While people in other parts of the world are beginning to climb out of their frigid winter hibernation like slimy baby birds from a confining egg, we in Florida have been running around half naked for quite a few weeks. Whether you peel off your clothes at the pool, the beach or in front of your window when you know the neighbors are looking, it's good to be warm enough to expose yourself to the elements.
You can expose yourself to the elements and not expect the elements to run off and call the cops. But you can't count on such poise from your fellow citizens. As summer approaches, we wait to hear about some ordinance or another being passed, fought against, voted on or dredged up that keeps so many nice things un-bare-able. If it's not the nudie bars in Seminole County, it's the beaches of Brevard -- specifically Canaveral National Seashore, a remote stretch you really have to work to get to. It's hard to believe people can get so offended by naked people who they can't see, especially when I'm offended by all the people I can't see naked. If more people were more naked more often we'd all realize that almost no one looks that great, and we'd all rest a lot easier on our flat or fluffy butts.
If the state knew how much money this skinophobia was costing it, the anti-nudity ordinances might be abandoned decisively. Stephane Descehnes is media-relations director for the Federation of Canadian Nudists, a group that has occasion to give advice to the foreign nudist traveler. He says that European visitors, used to nudity on the beach, will often forgo Florida for resorts in the Caribbean, where their bare breasts are welcome, along with their money. "It's dumbfounding that it can be so hard to find a nude beach," he says. "When you come down to it, it's only a few people, and there are millions of beaches."
Nudists, Descehnes says, are happy in their isolation and keep their beaches both behaviorally and physically clean because it's important they stay on the good side of the community and the authorities. From littering to lascivious behavior, those who offend are unceremoniously booted by the naturists themselves.
It's kind of a shame they get picked on. Descehnes points out that nudists in Miami, looking for a place to hang out, found Haulover Park, which used to be filled with "drug dealers and dirtiness," and cleaned it up. That beach now has the highest concentrated use in all of Miami.
Still, nudists are forever being chased away from the beaches and accepting this fate relatively peaceably. And that makes sense to most of us. It seems much harder, or at least more jarring, to fight back when you're naked.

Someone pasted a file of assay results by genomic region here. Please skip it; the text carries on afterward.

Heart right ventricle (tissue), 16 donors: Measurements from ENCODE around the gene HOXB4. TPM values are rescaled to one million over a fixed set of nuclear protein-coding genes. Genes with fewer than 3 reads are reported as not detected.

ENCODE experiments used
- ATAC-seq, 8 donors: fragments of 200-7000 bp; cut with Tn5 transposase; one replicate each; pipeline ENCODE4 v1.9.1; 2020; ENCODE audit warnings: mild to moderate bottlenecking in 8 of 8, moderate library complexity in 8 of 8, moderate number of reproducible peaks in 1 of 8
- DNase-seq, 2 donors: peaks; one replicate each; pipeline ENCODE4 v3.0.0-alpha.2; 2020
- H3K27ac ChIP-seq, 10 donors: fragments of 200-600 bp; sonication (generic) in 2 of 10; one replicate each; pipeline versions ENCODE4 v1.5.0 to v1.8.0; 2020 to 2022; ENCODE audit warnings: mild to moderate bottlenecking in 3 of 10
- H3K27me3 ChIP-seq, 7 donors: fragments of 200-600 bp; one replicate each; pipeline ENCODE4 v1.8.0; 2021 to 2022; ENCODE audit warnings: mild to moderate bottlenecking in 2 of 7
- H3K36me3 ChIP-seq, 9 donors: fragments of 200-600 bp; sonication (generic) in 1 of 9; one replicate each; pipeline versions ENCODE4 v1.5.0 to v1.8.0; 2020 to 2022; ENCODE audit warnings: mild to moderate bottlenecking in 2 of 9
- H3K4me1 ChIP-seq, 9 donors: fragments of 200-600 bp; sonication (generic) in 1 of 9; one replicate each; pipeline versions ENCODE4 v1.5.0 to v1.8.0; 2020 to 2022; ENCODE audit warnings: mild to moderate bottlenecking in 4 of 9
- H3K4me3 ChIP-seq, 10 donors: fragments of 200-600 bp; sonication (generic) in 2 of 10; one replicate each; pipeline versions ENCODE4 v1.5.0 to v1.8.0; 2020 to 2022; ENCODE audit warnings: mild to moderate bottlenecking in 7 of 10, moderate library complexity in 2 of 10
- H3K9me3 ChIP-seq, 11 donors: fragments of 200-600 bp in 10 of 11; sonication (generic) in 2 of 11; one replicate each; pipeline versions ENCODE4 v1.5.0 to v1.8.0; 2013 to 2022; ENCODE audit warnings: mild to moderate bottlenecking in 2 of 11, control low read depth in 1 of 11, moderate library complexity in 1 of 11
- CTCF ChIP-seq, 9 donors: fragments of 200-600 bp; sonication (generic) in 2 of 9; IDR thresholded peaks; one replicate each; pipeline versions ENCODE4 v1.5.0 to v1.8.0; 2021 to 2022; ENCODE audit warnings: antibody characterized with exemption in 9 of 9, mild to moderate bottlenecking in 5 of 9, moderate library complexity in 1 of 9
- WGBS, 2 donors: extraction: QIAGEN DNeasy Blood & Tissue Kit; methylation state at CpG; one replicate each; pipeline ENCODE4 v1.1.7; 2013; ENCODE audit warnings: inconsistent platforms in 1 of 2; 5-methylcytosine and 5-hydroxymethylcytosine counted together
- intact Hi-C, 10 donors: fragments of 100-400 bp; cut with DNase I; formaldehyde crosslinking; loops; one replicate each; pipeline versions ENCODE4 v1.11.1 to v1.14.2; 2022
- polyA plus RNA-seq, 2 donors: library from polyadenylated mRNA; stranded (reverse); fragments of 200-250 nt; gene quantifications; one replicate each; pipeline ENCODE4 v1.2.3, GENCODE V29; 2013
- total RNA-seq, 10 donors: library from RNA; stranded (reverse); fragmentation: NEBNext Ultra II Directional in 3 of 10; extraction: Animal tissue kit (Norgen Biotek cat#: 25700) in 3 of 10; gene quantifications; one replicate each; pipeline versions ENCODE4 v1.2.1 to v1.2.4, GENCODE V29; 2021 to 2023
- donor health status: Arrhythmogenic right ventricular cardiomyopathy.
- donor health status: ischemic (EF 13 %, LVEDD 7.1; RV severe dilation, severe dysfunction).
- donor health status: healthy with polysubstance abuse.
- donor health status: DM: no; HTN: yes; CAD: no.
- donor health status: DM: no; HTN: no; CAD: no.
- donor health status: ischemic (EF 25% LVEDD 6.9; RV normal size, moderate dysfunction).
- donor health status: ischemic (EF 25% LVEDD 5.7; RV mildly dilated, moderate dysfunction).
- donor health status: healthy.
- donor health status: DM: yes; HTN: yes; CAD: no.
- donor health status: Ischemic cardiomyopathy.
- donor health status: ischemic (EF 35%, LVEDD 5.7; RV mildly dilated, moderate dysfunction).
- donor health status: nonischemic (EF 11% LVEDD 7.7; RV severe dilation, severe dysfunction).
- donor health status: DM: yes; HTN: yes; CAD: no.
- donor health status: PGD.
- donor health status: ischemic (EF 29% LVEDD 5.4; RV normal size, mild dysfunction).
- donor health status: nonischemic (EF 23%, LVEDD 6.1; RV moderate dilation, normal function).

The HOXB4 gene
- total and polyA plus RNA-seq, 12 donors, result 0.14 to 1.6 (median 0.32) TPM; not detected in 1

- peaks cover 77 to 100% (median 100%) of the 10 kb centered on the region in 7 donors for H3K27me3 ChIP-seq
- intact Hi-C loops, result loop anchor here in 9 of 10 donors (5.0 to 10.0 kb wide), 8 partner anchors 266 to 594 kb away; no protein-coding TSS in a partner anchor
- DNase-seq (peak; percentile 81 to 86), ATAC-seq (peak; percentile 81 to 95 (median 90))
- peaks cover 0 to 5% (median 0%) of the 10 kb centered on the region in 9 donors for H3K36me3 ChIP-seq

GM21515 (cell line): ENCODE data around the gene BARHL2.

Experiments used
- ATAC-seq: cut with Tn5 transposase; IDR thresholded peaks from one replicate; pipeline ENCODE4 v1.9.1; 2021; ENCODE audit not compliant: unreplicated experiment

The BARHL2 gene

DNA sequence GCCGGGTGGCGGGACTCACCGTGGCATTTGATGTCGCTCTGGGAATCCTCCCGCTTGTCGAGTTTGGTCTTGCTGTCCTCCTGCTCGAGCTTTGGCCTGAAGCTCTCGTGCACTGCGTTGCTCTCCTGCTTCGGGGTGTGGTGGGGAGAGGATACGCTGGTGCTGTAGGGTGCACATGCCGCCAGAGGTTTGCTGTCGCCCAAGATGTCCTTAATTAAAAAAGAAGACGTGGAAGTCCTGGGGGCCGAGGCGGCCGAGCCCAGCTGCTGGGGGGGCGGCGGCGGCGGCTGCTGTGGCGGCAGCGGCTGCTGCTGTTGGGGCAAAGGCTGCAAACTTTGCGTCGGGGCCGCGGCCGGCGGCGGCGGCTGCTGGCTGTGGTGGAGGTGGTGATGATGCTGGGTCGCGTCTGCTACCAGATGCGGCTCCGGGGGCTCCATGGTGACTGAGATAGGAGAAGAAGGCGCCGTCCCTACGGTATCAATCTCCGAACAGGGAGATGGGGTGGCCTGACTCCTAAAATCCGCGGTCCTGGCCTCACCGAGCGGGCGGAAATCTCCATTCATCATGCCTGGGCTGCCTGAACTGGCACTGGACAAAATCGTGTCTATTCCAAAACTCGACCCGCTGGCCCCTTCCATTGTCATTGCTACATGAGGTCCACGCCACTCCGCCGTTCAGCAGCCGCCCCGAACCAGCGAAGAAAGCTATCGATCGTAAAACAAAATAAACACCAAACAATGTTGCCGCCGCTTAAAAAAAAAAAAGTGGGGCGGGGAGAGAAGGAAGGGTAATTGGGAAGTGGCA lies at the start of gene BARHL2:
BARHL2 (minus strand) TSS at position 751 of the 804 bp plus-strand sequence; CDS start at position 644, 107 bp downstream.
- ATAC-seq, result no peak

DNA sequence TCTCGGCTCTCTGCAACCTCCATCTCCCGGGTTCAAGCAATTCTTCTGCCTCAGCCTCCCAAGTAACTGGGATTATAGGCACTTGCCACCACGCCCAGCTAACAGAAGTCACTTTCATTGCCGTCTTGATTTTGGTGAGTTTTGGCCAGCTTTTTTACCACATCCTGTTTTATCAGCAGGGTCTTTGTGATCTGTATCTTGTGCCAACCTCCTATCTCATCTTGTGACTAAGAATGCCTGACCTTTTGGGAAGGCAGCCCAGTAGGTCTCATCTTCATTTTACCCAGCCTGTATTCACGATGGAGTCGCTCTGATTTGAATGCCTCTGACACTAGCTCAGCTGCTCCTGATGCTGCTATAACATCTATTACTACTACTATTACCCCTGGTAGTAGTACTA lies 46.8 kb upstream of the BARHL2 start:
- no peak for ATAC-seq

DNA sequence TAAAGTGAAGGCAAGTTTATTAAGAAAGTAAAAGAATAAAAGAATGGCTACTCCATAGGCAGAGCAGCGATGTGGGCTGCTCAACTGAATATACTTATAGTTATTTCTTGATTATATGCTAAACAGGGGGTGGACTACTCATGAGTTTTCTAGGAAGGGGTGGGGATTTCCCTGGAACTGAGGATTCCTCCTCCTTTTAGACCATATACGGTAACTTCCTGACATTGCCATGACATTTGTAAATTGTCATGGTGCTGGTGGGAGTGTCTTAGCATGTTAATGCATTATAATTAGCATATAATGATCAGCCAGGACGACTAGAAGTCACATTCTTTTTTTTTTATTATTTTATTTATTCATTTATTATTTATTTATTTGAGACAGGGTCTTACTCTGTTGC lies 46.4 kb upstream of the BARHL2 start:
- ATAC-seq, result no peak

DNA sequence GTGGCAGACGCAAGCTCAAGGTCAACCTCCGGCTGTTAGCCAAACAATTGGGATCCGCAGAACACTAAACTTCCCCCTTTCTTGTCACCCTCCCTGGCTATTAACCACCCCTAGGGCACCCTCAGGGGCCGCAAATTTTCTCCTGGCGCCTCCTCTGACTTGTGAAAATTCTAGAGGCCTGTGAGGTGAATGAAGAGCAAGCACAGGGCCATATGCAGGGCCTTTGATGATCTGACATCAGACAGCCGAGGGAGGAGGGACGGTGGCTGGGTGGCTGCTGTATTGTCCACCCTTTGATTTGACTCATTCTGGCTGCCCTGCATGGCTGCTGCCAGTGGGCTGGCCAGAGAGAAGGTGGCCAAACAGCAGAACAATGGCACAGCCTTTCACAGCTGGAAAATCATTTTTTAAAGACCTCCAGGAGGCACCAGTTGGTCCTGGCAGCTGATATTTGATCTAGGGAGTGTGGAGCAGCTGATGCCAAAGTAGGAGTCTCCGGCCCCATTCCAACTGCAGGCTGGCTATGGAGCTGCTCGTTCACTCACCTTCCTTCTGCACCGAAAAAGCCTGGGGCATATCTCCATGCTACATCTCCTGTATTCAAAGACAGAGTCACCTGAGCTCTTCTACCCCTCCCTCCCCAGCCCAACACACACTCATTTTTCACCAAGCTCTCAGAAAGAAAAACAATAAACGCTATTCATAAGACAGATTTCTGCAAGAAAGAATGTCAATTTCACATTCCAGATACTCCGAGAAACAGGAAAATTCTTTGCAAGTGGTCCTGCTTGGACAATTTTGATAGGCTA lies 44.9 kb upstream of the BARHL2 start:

But not for everyone. A naughty bit of nudist heritage recently came our way through the Fortean Times. This story suggests that you can fight City Hall wearing nothing but a smile -- and, in fact, that might be the best way to do it.
Exactly 100 years ago a group called the Doukhobors emigrated from czarist Russia, where their radical Christian/hippie beliefs -- anti-military, pro animal rights and pacifism -- got them persecuted. Hoping to find a place with "primitive conditions" where they could go back to the Adam and Eve lifestyle (and presumably get it right this time) the Doukhobors tried Canada. There the group splintered, and the most radical faction marched toward Yorkton, Saskatchewan, preaching and burning their furs, leather and tools. Eventually they started protesting nude "in the manner of Adam and Eve," thus beginning their tradition of naked marches. When some Doukhobors in British Colombia were told to send their kids to school, they burned down nine schools.
The Doukhobors eventually returned to nonviolent behavior and, in order to assimilate, shed their extreme customs instead of their clothes.
Aside from the arson part, the Doukhobors offer some insight you seldom see in pyromaniacal religious groups. They reasoned that if humans were made in God's image, God must have been the first nudist; indeed, nobody has yet fallen out of the womb wearing an Oxford and a pair of Dockers.
The Doukhobors also realized that if one naked person in private has power, a bunch of naked people in public have a lot more. Wouldn't it be fun if modern nudists would show the cojones their ancestors did in the last century and take to the streets? Or is it just that I want to turn on the news and see a bunch of naked people of all sizes, shapes and ages traipsing through downtown Titusville?
Really, my interest isn't just about better TV news. It's about the right to go to a designated place and let your "skin breathe," as Descehnes puts it. It's about not wanting to forever be the victim of a cover-up.